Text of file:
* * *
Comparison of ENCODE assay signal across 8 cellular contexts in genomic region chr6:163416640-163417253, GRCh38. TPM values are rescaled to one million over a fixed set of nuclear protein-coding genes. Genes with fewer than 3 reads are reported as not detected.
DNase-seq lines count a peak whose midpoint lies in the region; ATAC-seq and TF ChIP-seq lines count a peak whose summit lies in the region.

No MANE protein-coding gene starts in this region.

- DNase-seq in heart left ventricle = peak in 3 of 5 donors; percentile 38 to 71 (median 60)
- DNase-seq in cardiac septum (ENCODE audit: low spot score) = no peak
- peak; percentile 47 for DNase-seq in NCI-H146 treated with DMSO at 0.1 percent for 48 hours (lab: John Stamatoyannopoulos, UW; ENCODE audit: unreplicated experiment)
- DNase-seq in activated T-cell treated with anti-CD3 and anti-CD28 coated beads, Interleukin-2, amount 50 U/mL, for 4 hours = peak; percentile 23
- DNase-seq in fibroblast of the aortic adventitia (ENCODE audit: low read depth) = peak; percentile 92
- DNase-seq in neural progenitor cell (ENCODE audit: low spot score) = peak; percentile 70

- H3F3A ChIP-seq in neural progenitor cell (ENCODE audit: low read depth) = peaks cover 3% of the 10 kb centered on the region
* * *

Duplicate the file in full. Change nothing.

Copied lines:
Comparison of ENCODE assay signal across 8 cellular contexts in genomic region chr6:163416640-163417253, GRCh38. TPM values are rescaled to one million over a fixed set of nuclear protein-coding genes. Genes with fewer than 3 reads are reported as not detected.
DNase-seq lines count a peak whose midpoint lies in the region; ATAC-seq and TF ChIP-seq lines count a peak whose summit lies in the region.

No MANE protein-coding gene starts in this region.

- DNase-seq in heart left ventricle = peak in 3 of 5 donors; percentile 38 to 71 (median 60)
- DNase-seq in cardiac septum (ENCODE audit: low spot score) = no peak
- peak; percentile 47 for DNase-seq in NCI-H146 treated with DMSO at 0.1 percent for 48 hours (lab: John Stamatoyannopoulos, UW; ENCODE audit: unreplicated experiment)
- DNase-seq in activated T-cell treated with anti-CD3 and anti-CD28 coated beads, Interleukin-2, amount 50 U/mL, for 4 hours = peak; percentile 23
- DNase-seq in fibroblast of the aortic adventitia (ENCODE audit: low read depth) = peak; percentile 92
- DNase-seq in neural progenitor cell (ENCODE audit: low spot score) = peak; percentile 70

- H3F3A ChIP-seq in neural progenitor cell (ENCODE audit: low read depth) = peaks cover 3% of the 10 kb centered on the region